What I enjoyed most about this article is that it hits close to home. Depending on what clothes I might be wearing I could easily be considered a hipster under the definition outlined in the article below. However, what’s lacking in the demographic the author outlines are those that bridge the gap between socially aware and unaware. As in, can someone stand for something, but not have it thrown in the face of the unaware? On my behalf, I can say that I’m fully aware of what style I am supporting just as I am aware of what corporations I am not supporting in my clothing, music, and transportation choices (I have two bicycles; neither of which are fixed-gear). Aren’t culture jammers supposed to be wolves in sheep’s clothing that can blend in, but stand out when the time arises?

In this respect, the author makes little room for someone like myself to exist within the rubric of hipsterdom. Can one be stylish, but not hipster? Or can one be socially conscious while maintaining the decorum of that which the author loathes? The inherent irony is that many of the clothes the author points out are also clothing items that were not made in a sweatshop.

As a mashup of all demographics before it, how then will the future be defined by the absence of this mashup? Essentially, if hipsterdom is to die, then how can a new demographic be born anew without stealing some its tenets, much like all previous generations did before it? In that respect, the author attempts to answer this by stating we are at the end of the Western Civilization because we have no where to grow, move, or redefine ourselves. Yet the author doesn’t give much direction as to how we are to accomplish this.

I ask those rhetorical questions above because I generally agree with the author’s conclusions, yet as someone that straddles the demographic at hand, I don’t see the how the demographic will end or morph without some cataclysmic event that forces the delineation between those who have both substance and style and those that are simply posing for the camera blissfully unaware of their choices. Only time will tell…I hope you enjoy the read and if you do, go out and purchase the magazine yourself.





Hipster : The Dead End of Western Civilization
By Douglas Haddow for Adbusters Magazine, Issue #79


I’m sipping a scummy pint of cloudy beer in the back of a trendy dive bar turned nightclub in the heart of the city’s heroin district. In front of me stand a gang of hippiesh grunge-punk types, who crowd around each other and collectively scoff at the smoking laws by sneaking puffs of “fuck-you,” reveling in their perceived rebellion as the haggard, staggering staff look on without the slightest concern.

The “DJ” is keystroking a selection of MP3s off his MacBook, making a mix that sounds like he took a hatchet to a collection of yesteryear billboard hits, from DMX to Dolly Parton, but mashed up with a jittery techno backbeat.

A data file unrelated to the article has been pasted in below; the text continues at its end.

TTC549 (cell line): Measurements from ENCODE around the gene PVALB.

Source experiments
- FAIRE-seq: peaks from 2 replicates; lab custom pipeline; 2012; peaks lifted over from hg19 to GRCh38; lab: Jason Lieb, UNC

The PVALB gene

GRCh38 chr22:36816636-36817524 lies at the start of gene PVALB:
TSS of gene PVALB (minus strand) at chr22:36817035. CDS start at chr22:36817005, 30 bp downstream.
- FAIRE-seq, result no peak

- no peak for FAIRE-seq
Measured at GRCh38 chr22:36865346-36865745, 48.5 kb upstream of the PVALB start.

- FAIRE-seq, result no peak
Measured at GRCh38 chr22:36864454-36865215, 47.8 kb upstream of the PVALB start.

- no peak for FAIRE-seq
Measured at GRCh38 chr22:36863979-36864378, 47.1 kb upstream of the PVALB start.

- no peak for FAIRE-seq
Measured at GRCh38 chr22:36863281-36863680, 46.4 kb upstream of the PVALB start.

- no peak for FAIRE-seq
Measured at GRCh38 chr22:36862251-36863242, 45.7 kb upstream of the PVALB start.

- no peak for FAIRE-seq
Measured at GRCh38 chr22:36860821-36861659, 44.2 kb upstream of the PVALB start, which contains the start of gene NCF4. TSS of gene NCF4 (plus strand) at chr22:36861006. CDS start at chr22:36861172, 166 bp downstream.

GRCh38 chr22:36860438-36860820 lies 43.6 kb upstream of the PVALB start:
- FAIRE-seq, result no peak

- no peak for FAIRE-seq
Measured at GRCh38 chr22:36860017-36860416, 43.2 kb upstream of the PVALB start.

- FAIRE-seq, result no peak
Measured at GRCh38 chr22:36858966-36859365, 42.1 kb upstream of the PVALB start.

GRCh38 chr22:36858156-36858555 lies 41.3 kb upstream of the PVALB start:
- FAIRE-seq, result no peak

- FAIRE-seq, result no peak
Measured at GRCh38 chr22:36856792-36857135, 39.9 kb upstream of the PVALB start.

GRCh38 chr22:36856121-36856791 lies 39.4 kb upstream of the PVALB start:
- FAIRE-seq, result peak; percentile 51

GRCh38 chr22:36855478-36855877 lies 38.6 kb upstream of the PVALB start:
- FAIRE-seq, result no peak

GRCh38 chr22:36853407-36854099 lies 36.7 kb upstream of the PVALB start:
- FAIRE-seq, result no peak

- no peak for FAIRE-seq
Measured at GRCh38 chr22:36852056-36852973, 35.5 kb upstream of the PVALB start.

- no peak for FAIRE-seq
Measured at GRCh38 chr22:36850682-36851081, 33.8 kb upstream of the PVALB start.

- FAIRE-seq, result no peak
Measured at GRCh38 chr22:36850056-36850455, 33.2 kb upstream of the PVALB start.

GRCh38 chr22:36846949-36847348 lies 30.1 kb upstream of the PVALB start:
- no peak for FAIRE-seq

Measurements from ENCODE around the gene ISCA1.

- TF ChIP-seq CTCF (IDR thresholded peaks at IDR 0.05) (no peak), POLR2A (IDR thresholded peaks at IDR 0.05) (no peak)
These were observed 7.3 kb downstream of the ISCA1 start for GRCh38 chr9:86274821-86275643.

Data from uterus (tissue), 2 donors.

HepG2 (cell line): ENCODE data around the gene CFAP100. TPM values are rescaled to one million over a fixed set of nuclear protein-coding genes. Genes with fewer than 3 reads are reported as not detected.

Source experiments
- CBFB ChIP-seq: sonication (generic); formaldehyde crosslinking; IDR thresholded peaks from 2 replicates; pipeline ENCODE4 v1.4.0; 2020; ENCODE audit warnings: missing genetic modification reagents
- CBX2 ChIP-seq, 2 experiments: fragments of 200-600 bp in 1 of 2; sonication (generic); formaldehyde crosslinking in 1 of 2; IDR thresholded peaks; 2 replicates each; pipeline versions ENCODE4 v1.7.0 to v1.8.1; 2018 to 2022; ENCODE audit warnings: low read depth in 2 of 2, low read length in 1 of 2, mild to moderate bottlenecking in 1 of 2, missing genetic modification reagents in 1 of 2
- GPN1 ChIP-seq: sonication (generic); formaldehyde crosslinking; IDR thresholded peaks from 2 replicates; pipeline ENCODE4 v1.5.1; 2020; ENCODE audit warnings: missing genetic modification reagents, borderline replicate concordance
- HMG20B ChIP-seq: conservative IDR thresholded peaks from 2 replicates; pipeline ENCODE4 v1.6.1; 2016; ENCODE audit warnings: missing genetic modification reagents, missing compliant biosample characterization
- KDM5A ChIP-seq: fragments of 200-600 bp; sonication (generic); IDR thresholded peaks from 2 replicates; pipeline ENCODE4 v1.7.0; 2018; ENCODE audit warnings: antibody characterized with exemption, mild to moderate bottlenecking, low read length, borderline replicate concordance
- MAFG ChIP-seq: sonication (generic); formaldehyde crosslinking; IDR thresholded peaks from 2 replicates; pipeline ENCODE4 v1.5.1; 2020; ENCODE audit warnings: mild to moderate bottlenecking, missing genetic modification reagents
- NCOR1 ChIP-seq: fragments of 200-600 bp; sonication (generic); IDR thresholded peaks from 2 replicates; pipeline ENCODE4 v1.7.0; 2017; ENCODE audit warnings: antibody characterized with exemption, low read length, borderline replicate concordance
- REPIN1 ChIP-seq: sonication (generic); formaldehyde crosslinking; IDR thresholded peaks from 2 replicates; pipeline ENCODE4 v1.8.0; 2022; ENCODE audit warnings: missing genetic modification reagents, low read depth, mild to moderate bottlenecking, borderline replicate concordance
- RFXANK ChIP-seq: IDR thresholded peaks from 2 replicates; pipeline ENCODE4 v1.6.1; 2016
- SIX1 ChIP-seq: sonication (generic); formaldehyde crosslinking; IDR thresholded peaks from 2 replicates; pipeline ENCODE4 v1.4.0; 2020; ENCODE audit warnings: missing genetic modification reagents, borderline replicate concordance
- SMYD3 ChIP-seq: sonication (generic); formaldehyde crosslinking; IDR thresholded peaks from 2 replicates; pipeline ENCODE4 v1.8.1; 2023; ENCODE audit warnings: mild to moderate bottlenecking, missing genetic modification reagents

“So… is this a hipster party?” I ask the girl sitting next to me. She’s wearing big dangling earrings, an American Apparel V-neck tee, non-prescription glasses and an inappropriately warm wool coat.

“Yeah, just look around you, 99 percent of the people here are total hipsters!”

“Are you a hipster?”

“Fuck no,” she says laughing back the last of her glass before she hops off to the dance floor.

Continue reading:

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My Artomatic 2008 Top 100 by Floor
|| 5/24/2008 || 2:06 pm || 7 Comments Rendered || ||

At around 1pm on Friday, May 23rd, 2008, I began walking through the entire Artomatic venue floor by floor with the intent of making a top 5 artist listing for each floor. After walking one quarter of the way through my first floor I decided to expand listing to the top 10 of each floor, and after doing some quick math, I decided to round up and give each of the 9 floors a top 11.

First & foremost this listing is not perfect nor am I trying to pass judgment with respect to other artists talents or styles. Any person who decides to make a Top 100 will have a completely different listing based on their own personal tastes. A few of my own personal friends are not listed here because while I like their art, its not something that I would really like to have hanging on my walls. Also some people got left out because their floor had too much other fine artwork to choose from. The method I used to construct this listing is not based on any exact science or talent threshold, but simply, I asked myself if would I pay money to have this in my house? Does this fit the aesthetics that I prefer to have displayed in my house? And with the proper supplies, can I reproduce the artwork on display? Is there some intrinsic aspect of the artwork that makes it stand out?